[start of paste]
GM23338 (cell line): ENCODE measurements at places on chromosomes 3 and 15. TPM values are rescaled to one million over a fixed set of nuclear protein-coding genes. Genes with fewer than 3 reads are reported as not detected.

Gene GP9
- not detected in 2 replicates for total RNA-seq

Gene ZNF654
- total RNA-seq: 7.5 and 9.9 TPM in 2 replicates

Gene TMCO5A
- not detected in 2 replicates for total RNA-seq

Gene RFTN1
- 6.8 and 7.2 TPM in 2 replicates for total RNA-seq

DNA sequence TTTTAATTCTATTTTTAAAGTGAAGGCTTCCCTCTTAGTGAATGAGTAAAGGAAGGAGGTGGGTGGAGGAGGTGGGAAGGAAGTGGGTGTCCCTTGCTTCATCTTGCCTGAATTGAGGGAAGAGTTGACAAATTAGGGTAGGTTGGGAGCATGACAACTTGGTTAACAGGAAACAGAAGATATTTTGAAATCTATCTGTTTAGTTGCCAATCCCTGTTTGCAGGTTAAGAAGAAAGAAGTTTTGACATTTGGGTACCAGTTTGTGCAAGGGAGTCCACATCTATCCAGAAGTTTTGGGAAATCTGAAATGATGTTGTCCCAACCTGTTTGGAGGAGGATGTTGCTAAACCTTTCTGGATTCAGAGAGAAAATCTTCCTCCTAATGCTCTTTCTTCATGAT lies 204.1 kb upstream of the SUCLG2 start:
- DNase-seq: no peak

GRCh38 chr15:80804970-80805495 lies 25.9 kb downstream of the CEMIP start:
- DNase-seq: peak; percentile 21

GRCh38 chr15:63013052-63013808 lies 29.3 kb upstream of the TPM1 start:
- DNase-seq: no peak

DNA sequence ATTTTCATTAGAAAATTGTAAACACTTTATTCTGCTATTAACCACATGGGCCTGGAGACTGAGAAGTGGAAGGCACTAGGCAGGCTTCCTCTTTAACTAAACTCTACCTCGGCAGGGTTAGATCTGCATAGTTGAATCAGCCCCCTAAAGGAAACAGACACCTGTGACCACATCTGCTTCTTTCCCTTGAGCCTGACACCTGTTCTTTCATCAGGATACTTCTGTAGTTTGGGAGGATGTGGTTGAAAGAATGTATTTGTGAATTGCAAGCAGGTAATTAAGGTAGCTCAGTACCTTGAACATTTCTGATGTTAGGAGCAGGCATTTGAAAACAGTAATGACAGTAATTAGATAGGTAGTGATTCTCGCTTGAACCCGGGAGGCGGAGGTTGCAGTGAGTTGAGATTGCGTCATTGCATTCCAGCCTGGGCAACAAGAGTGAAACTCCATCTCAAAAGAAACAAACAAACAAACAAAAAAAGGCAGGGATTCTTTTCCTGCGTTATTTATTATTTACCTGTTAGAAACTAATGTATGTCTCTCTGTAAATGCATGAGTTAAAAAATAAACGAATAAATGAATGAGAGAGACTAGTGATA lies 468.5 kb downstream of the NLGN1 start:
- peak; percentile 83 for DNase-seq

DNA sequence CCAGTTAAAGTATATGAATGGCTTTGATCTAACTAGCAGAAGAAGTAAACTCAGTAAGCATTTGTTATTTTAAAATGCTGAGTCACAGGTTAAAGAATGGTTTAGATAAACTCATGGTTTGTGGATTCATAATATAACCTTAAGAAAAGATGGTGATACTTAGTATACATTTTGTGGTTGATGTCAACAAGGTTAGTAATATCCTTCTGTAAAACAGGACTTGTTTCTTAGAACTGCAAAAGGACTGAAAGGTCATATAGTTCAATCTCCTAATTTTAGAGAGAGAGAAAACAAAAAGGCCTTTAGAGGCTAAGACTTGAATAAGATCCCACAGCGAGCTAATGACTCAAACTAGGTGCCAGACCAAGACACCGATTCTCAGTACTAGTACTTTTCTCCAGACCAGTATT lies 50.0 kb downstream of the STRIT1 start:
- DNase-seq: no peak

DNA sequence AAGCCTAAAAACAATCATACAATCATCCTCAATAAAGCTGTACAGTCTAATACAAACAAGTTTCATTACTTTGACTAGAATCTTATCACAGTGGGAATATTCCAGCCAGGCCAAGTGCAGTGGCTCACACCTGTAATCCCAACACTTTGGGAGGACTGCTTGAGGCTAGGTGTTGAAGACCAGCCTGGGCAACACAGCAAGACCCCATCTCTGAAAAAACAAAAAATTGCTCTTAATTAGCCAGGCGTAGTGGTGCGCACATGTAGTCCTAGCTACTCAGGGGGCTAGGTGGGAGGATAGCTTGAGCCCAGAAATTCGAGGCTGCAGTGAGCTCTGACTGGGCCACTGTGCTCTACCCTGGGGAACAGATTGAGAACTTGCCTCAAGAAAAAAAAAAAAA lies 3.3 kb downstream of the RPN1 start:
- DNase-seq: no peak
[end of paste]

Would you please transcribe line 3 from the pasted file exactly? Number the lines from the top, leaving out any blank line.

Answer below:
- not detected in 2 replicates for total RNA-seq